Flash Cards–When using flash cards with your child, use only 12 flash cards at a time (9 cards should be cards with facts that your child has already mastered. Brain research states that it is better to learn a small amount of new material mixed with a larger amount of mastered material. Cards are numbered at the bottom to let you know what order to switch new cards in. Start with the original 12. When your child is able to answer all 12 correctly in a cold read (the first time you practice), switch out #s 1-3 for #s 13-15. You will repeat this process each time switching out the oldest cards for newer ones as your child masters new facts. Do not rush to swap out cards, make sure your child has really mastered the facts. The old cards will go into a review deck which should be used every 4thtime you practice.
Spend about 2 to 3 minutes running through the cards. Your child should read each fact (not just the answer) aloud along with the answer. If you hear either the slightest hesitation or your child makes an error, give them extra practice by immediately giving your child the answer and asking him/her to repeat the problem and the answer again. Have your child repeat the fact and answer three more times. Put the card back three cards from the front so that your child has an opportunity to practice it again.
Math Fact Automaticity
What is Automaticity With Math Facts?
When students first begin learning math facts, they learn them to the level of accuracy –they are able to solve the problems correctly, if they take their time and concentrate. As they continue practicing, they develop fluency –the ability to solve problems quickly without making mistakes. The final stage is automaticity –students are able to solve problems quickly without errors and without much conscious attention. A student who has automaticity with math facts is able to perform other tasks at the same time (problem solving, multi-step problems, etc.). Students who have automaticity in decoding are able to read flashcards of the word without even thinking about it. Likewise, a student who has automaticity with math facts can’t help but to say the answer when they see the math fact.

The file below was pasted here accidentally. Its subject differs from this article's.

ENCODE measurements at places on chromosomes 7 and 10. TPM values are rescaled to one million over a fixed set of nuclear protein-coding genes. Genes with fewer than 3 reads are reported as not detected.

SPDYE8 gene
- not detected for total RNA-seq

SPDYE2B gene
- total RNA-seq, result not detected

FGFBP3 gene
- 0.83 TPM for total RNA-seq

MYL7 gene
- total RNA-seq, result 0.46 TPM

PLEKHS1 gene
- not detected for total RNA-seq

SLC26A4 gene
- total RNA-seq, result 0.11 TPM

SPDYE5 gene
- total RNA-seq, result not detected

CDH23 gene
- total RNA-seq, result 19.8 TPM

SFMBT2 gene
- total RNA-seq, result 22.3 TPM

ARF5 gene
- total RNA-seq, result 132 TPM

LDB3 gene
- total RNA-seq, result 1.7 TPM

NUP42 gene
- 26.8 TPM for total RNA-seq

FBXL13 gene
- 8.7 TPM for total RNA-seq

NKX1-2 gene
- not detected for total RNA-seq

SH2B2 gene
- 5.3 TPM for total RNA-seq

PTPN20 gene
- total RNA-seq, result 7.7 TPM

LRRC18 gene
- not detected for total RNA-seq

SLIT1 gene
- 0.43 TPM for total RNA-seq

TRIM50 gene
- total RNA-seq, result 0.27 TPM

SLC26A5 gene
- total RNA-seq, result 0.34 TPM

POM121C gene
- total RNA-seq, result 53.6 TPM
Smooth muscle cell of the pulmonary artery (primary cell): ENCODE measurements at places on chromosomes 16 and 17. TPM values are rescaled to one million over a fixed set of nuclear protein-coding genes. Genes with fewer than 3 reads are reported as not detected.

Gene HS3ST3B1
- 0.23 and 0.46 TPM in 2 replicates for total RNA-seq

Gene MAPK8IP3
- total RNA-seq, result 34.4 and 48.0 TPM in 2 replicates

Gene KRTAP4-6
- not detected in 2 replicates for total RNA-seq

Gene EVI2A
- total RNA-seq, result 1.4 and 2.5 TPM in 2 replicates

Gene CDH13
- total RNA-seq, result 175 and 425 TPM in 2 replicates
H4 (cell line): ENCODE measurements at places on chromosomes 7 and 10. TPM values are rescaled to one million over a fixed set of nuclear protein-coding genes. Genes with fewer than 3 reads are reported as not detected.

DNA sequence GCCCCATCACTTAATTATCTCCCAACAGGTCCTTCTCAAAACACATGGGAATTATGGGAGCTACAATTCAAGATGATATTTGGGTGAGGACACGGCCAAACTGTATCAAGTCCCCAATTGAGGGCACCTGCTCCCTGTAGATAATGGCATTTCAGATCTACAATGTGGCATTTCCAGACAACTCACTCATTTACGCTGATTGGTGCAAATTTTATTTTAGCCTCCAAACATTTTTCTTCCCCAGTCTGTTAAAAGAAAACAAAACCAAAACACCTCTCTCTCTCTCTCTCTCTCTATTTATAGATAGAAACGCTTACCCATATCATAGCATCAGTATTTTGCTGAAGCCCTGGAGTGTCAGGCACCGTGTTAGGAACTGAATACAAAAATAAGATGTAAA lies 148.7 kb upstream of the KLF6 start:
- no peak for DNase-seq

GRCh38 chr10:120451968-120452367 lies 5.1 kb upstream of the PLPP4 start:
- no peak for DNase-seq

Students who lack automaticity with math facts often complete higher leveled math problems riddled with tiny computation errors. These errors stem from not knowing their math facts to the level of automaticity. The student can either focus on the steps of the math problem, or focus on solving the math fact correctly, but they can’t do both. Helping students learn math facts to automaticity will improve their ability to learn and retain higher order math skills because they won’t be distracted with remembering their math facts.
How this program works: Rather than the usual sequence of learning math facts by factor (all the ones, fives, nines, etc.), this program introduces 2 new facts (and their reverses) per sheet so that students do not have too many to learn at a time. Students often fail to learn their facts because they are asked to learn too much at one time. When facts are introduced too quickly, students begin to confuse what they have already learned with newly introduced facts.
In addition, some of the more difficult facts are introduced midway through the sequence rather than at the end so that students have more time to work with them. Research seems to indicate that students often have more difficulty with these facts because they don’t have as much time to work with them, and they are learned late in the sequence when students have more facts they are trying to keep track of.